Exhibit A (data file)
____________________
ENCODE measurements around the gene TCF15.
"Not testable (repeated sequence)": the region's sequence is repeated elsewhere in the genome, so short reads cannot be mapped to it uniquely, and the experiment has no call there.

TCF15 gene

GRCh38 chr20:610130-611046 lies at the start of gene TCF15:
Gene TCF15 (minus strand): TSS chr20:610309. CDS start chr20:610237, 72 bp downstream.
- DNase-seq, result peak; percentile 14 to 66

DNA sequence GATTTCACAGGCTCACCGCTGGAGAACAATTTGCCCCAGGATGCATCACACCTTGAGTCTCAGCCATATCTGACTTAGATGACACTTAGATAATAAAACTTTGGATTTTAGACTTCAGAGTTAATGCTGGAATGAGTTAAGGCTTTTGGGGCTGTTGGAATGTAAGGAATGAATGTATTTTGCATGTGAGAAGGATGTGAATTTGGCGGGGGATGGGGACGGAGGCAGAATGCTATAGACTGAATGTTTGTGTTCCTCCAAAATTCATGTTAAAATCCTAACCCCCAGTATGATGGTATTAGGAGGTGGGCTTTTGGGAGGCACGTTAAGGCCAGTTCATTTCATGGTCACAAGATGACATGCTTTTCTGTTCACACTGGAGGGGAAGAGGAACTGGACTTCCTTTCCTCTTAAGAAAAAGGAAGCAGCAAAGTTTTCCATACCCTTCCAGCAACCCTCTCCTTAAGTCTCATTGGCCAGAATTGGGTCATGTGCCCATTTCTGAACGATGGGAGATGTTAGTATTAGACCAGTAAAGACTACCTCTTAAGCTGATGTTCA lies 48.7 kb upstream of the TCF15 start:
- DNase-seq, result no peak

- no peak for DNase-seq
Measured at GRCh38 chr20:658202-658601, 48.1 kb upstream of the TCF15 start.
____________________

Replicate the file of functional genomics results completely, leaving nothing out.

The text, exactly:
ENCODE measurements around the gene TCF15.
"Not testable (repeated sequence)": the region's sequence is repeated elsewhere in the genome, so short reads cannot be mapped to it uniquely, and the experiment has no call there.

TCF15 gene

GRCh38 chr20:610130-611046 lies at the start of gene TCF15:
Gene TCF15 (minus strand): TSS chr20:610309. CDS start chr20:610237, 72 bp downstream.
- DNase-seq, result peak; percentile 14 to 66

DNA sequence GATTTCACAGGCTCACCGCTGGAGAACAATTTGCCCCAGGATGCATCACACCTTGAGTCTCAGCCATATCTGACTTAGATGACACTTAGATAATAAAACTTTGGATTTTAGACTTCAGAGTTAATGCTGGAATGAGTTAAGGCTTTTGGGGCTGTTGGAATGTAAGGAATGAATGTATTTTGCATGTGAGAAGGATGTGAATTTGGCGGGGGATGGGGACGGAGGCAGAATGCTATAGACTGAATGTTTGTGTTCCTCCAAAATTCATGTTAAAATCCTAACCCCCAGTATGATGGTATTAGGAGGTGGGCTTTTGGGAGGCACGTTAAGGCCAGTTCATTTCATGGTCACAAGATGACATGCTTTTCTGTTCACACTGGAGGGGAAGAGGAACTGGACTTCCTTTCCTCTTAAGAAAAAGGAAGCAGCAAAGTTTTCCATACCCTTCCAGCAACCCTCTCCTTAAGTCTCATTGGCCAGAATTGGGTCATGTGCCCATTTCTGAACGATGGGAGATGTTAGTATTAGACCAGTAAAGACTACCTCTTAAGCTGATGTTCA lies 48.7 kb upstream of the TCF15 start:
- DNase-seq, result no peak

- no peak for DNase-seq
Measured at GRCh38 chr20:658202-658601, 48.1 kb upstream of the TCF15 start.